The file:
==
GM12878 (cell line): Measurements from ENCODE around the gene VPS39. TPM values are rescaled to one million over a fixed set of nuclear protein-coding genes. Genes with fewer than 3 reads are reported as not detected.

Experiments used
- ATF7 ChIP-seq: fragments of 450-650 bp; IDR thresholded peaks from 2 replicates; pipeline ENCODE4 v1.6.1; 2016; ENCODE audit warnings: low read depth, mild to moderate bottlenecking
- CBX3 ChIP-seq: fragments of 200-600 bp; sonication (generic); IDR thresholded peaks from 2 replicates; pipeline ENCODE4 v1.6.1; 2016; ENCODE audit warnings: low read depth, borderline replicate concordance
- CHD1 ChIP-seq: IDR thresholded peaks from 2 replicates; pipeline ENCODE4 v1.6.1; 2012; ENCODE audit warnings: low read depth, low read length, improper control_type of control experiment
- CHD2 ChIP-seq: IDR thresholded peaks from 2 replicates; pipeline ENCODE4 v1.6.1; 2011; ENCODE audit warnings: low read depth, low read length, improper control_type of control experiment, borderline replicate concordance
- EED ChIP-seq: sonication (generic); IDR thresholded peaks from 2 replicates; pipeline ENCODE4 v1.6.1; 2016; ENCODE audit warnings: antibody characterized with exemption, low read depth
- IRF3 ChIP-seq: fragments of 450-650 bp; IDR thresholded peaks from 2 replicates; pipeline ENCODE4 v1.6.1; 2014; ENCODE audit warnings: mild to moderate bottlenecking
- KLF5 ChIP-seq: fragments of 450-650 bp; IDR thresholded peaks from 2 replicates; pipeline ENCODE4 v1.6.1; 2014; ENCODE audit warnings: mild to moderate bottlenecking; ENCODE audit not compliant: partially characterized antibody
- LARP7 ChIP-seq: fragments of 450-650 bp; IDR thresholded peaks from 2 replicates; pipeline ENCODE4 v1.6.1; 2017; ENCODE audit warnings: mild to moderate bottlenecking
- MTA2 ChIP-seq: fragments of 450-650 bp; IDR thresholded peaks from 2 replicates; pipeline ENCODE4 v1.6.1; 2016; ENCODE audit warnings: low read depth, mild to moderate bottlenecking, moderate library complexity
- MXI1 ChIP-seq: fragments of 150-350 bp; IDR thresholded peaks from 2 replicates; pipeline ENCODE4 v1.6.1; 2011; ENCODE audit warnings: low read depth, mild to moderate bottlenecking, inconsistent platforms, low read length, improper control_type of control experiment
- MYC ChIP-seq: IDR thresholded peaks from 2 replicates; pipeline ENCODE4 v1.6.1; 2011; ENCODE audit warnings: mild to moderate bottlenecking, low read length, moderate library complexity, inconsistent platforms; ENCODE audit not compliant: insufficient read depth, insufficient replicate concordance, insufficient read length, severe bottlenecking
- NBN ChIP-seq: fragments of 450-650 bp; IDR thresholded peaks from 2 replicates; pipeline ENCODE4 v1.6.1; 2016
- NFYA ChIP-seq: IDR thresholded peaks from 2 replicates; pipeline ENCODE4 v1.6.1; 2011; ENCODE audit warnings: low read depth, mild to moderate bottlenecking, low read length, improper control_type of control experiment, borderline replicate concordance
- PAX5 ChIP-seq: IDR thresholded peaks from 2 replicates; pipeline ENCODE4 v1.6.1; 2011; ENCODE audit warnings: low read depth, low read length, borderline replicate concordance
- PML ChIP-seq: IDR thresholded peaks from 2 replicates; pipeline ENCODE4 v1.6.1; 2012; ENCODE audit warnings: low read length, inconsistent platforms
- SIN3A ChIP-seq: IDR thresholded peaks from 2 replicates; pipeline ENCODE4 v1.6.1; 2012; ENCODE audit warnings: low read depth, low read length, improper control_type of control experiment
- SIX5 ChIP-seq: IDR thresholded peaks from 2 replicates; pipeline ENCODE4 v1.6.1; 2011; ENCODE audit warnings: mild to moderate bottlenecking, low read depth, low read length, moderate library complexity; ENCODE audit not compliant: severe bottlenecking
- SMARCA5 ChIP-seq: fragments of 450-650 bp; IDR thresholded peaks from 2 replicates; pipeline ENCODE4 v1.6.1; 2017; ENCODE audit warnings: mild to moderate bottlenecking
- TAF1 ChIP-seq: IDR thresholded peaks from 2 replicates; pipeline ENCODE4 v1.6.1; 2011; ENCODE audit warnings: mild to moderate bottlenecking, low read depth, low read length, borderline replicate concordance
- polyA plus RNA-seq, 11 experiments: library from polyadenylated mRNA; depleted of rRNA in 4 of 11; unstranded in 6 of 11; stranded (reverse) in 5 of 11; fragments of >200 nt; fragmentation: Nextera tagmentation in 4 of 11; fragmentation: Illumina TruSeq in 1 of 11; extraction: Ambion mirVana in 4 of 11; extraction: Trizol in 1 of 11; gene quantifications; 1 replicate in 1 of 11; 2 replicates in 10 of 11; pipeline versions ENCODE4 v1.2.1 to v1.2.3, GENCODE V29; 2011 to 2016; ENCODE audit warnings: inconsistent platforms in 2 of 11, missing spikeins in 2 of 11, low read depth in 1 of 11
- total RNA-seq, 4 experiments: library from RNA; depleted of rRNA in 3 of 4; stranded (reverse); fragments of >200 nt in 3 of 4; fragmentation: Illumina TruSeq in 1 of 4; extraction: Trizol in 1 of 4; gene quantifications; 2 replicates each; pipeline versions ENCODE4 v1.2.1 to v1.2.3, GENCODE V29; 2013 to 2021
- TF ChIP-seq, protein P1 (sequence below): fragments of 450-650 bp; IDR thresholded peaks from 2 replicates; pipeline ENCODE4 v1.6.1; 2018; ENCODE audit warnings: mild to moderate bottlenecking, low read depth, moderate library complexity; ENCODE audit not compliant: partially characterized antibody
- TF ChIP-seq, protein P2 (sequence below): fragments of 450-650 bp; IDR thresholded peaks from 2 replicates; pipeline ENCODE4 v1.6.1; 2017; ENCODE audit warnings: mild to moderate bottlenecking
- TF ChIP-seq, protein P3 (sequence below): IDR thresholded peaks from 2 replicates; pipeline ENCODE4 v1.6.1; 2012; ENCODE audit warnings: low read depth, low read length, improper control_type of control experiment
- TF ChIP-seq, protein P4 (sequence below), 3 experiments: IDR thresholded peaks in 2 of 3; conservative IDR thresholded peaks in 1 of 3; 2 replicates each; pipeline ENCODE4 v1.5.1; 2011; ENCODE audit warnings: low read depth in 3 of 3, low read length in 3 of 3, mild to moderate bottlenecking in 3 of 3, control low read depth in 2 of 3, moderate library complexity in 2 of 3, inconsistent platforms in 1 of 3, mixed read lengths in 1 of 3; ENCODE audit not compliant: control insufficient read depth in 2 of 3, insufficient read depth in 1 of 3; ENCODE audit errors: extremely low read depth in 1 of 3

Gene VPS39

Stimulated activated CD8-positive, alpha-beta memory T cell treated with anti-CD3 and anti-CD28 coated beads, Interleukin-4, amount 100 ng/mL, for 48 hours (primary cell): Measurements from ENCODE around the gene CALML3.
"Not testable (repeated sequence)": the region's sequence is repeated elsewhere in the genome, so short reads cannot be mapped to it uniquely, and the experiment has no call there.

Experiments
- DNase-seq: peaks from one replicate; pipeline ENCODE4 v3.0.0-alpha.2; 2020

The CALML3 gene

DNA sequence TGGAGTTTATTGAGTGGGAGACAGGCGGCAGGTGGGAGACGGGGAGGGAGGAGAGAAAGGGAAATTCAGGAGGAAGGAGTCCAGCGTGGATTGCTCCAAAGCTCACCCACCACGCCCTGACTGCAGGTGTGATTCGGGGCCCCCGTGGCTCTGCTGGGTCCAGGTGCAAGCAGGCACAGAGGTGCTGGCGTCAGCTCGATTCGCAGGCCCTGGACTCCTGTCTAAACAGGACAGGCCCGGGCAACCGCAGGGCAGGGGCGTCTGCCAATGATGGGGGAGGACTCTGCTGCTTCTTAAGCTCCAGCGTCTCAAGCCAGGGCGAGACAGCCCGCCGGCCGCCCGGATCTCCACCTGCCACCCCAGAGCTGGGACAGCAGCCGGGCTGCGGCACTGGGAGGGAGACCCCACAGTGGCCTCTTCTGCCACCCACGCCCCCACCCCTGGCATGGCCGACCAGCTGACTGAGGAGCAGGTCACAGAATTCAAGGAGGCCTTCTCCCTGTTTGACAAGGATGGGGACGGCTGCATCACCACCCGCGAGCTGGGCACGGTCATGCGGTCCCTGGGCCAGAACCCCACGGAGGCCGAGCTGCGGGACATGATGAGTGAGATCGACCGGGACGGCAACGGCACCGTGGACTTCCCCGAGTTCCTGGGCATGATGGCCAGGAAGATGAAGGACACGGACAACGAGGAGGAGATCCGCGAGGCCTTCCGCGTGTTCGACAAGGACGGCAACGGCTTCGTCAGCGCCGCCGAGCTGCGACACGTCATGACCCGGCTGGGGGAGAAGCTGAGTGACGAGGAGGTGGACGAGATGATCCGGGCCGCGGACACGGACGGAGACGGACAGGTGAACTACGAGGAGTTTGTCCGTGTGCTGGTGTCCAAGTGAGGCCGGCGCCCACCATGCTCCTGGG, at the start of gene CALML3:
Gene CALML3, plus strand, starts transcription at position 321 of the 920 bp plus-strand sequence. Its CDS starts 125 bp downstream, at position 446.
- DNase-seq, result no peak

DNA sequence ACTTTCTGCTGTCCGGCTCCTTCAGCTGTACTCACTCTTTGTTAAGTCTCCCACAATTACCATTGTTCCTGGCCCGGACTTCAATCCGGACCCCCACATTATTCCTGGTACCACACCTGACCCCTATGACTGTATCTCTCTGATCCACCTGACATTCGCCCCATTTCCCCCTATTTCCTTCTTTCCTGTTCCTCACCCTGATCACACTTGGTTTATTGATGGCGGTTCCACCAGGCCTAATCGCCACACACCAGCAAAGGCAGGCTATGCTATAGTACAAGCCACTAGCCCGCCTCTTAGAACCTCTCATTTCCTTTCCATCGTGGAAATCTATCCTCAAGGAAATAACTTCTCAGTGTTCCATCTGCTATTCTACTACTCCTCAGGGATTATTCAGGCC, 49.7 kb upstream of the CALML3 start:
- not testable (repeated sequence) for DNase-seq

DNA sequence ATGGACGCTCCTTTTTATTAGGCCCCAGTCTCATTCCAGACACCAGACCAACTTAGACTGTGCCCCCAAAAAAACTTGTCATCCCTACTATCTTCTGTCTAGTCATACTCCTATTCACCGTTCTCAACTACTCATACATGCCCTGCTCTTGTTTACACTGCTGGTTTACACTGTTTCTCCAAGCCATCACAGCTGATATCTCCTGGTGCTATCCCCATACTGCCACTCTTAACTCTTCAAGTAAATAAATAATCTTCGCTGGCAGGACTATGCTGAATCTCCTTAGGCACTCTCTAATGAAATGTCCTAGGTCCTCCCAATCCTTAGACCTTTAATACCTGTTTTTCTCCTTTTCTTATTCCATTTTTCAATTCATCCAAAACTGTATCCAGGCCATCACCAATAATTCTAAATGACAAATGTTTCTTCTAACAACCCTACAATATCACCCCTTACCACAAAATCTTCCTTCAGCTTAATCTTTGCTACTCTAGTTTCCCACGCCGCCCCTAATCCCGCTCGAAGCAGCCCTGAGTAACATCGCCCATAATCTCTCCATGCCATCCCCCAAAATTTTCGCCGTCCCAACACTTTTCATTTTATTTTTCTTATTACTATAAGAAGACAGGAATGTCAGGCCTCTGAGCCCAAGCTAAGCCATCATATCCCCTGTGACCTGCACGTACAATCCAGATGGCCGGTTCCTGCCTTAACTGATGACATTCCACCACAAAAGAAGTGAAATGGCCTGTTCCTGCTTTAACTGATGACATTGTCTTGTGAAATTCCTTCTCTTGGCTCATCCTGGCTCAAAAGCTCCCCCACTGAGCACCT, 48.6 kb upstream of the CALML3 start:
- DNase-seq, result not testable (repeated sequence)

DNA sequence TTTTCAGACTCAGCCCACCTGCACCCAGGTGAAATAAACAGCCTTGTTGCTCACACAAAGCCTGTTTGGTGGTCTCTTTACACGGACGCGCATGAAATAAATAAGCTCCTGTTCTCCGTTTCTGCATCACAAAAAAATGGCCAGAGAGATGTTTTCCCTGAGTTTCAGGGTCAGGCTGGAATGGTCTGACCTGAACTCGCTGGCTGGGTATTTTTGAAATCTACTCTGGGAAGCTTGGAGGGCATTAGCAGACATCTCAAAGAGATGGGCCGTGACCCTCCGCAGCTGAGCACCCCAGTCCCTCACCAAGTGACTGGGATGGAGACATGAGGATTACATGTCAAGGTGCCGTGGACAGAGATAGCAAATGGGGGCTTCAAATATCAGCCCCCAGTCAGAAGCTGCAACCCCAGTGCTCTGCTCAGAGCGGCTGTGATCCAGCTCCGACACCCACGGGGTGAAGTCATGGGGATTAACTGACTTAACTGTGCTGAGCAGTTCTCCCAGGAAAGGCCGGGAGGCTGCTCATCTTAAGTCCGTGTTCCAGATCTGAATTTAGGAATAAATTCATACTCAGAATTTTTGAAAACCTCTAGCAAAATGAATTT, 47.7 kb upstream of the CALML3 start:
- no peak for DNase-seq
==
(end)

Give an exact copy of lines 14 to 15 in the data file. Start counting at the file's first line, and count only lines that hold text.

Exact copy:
- NBN ChIP-seq: fragments of 450-650 bp; IDR thresholded peaks from 2 replicates; pipeline ENCODE4 v1.6.1; 2016
- NFYA ChIP-seq: IDR thresholded peaks from 2 replicates; pipeline ENCODE4 v1.6.1; 2011; ENCODE audit warnings: low read depth, mild to moderate bottlenecking, low read length, improper control_type of control experiment, borderline replicate concordance